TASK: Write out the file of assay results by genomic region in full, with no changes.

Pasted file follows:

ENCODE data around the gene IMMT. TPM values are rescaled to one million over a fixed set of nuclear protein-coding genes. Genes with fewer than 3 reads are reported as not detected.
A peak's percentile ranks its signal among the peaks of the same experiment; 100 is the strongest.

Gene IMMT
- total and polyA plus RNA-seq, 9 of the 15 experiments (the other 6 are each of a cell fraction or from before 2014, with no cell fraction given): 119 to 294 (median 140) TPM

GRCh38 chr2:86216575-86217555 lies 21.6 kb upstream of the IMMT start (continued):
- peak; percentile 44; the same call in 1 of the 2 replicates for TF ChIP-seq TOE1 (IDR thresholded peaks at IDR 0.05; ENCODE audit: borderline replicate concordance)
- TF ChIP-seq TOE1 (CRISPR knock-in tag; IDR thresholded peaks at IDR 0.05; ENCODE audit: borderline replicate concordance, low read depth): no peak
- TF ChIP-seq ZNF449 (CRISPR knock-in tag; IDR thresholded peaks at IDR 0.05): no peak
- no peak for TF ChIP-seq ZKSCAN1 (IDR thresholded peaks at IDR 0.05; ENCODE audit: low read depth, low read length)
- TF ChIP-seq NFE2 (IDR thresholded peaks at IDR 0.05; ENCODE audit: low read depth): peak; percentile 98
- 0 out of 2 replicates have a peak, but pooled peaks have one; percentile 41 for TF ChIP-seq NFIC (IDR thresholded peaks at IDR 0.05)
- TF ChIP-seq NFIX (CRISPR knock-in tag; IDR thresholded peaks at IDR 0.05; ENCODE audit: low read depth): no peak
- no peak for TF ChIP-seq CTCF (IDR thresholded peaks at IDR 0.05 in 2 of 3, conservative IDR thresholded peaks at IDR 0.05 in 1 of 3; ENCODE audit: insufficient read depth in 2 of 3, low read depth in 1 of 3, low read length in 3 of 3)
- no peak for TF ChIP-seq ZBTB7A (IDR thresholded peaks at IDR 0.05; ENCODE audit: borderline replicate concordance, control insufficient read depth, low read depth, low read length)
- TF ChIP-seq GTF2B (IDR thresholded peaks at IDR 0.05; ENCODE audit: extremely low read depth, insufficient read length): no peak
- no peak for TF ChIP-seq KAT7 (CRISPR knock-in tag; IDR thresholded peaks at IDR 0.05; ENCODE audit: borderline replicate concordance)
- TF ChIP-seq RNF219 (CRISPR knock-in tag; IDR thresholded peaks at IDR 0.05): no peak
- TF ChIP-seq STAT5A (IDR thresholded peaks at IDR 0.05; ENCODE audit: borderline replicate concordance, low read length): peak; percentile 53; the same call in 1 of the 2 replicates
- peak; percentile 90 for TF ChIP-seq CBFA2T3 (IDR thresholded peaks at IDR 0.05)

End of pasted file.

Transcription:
ENCODE data around the gene IMMT. TPM values are rescaled to one million over a fixed set of nuclear protein-coding genes. Genes with fewer than 3 reads are reported as not detected.
A peak's percentile ranks its signal among the peaks of the same experiment; 100 is the strongest.

Gene IMMT
- total and polyA plus RNA-seq, 9 of the 15 experiments (the other 6 are each of a cell fraction or from before 2014, with no cell fraction given): 119 to 294 (median 140) TPM

GRCh38 chr2:86216575-86217555 lies 21.6 kb upstream of the IMMT start (continued):
- peak; percentile 44; the same call in 1 of the 2 replicates for TF ChIP-seq TOE1 (IDR thresholded peaks at IDR 0.05; ENCODE audit: borderline replicate concordance)
- TF ChIP-seq TOE1 (CRISPR knock-in tag; IDR thresholded peaks at IDR 0.05; ENCODE audit: borderline replicate concordance, low read depth): no peak
- TF ChIP-seq ZNF449 (CRISPR knock-in tag; IDR thresholded peaks at IDR 0.05): no peak
- no peak for TF ChIP-seq ZKSCAN1 (IDR thresholded peaks at IDR 0.05; ENCODE audit: low read depth, low read length)
- TF ChIP-seq NFE2 (IDR thresholded peaks at IDR 0.05; ENCODE audit: low read depth): peak; percentile 98
- 0 out of 2 replicates have a peak, but pooled peaks have one; percentile 41 for TF ChIP-seq NFIC (IDR thresholded peaks at IDR 0.05)
- TF ChIP-seq NFIX (CRISPR knock-in tag; IDR thresholded peaks at IDR 0.05; ENCODE audit: low read depth): no peak
- no peak for TF ChIP-seq CTCF (IDR thresholded peaks at IDR 0.05 in 2 of 3, conservative IDR thresholded peaks at IDR 0.05 in 1 of 3; ENCODE audit: insufficient read depth in 2 of 3, low read depth in 1 of 3, low read length in 3 of 3)
- no peak for TF ChIP-seq ZBTB7A (IDR thresholded peaks at IDR 0.05; ENCODE audit: borderline replicate concordance, control insufficient read depth, low read depth, low read length)
- TF ChIP-seq GTF2B (IDR thresholded peaks at IDR 0.05; ENCODE audit: extremely low read depth, insufficient read length): no peak
- no peak for TF ChIP-seq KAT7 (CRISPR knock-in tag; IDR thresholded peaks at IDR 0.05; ENCODE audit: borderline replicate concordance)
- TF ChIP-seq RNF219 (CRISPR knock-in tag; IDR thresholded peaks at IDR 0.05): no peak
- TF ChIP-seq STAT5A (IDR thresholded peaks at IDR 0.05; ENCODE audit: borderline replicate concordance, low read length): peak; percentile 53; the same call in 1 of the 2 replicates
- peak; percentile 90 for TF ChIP-seq CBFA2T3 (IDR thresholded peaks at IDR 0.05)